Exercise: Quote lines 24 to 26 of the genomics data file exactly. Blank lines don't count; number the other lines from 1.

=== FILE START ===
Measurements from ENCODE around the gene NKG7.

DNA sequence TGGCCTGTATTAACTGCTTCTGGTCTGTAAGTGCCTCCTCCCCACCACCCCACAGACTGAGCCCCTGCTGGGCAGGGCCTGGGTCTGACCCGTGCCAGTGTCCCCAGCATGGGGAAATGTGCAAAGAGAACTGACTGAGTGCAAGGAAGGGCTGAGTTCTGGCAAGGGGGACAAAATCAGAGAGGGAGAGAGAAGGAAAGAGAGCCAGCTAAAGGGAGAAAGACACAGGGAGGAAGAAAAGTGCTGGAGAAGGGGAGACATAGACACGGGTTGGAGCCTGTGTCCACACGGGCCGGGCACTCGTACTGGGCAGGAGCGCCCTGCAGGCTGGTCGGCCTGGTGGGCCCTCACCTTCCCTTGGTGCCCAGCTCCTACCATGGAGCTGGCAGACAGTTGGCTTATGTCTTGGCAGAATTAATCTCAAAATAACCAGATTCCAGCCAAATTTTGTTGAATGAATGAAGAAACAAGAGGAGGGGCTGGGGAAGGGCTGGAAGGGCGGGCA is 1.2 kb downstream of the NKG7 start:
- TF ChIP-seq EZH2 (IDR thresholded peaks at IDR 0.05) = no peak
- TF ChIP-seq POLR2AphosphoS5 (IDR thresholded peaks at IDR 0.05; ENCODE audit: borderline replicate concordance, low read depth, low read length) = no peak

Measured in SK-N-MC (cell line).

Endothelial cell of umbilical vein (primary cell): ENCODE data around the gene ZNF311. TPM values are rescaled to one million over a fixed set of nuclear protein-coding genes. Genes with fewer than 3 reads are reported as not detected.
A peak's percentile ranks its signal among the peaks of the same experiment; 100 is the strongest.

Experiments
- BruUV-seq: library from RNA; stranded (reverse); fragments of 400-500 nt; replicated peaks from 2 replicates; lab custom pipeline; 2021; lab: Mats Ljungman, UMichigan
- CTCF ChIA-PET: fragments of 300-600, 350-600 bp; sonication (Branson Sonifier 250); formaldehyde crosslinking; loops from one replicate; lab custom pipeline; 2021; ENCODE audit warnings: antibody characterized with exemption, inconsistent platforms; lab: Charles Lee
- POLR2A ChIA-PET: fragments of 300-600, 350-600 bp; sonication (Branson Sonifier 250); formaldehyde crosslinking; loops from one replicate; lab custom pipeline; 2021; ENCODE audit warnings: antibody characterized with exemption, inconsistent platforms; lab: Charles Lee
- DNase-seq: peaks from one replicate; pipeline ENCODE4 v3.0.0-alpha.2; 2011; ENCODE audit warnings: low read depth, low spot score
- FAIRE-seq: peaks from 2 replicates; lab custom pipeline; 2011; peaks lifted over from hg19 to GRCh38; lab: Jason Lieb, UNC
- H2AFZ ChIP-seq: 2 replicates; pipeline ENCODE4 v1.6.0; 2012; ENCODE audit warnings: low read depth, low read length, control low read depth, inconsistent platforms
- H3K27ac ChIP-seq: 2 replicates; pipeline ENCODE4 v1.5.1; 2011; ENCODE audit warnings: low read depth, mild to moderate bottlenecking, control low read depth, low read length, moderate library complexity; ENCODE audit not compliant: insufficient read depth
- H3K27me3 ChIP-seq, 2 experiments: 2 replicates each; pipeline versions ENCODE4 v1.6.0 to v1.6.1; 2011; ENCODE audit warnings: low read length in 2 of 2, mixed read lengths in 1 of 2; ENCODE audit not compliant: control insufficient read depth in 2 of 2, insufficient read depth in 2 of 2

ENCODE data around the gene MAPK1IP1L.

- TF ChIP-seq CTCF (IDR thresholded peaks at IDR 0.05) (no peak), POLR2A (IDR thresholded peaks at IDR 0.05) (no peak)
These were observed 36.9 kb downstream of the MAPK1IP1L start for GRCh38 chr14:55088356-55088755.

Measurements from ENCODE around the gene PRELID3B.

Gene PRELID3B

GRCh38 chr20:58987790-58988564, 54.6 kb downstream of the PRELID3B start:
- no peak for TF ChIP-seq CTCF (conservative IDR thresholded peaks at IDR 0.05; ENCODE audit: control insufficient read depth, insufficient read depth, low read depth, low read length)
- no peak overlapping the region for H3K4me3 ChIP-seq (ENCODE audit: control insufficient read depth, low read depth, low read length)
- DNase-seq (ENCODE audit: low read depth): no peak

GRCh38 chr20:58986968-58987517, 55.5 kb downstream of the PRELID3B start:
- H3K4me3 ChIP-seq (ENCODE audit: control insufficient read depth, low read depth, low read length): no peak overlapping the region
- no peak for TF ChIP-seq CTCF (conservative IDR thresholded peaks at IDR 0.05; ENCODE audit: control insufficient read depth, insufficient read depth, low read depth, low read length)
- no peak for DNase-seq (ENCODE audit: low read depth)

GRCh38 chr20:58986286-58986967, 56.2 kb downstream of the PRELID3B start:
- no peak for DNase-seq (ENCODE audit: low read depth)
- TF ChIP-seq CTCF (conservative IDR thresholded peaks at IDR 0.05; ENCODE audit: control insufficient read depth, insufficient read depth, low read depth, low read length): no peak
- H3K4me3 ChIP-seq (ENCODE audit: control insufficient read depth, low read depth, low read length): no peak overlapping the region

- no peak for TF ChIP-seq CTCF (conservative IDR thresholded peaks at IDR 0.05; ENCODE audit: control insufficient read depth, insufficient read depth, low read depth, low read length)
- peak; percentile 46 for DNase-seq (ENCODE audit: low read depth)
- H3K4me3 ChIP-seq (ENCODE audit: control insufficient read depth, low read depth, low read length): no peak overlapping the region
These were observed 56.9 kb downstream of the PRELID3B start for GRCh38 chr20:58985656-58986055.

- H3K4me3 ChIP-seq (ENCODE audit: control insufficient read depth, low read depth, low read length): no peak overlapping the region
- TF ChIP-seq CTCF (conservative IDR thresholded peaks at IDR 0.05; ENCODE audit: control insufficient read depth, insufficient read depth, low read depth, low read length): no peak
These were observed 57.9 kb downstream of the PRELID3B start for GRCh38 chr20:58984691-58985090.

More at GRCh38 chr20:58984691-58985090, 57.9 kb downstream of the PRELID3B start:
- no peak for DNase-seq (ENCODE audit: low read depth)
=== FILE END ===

- no peak overlapping the region for H3K4me3 ChIP-seq (ENCODE audit: control insufficient read depth, low read depth, low read length)
- DNase-seq (ENCODE audit: low read depth): no peak

GRCh38 chr20:58986968-58987517, 55.5 kb downstream of the PRELID3B start: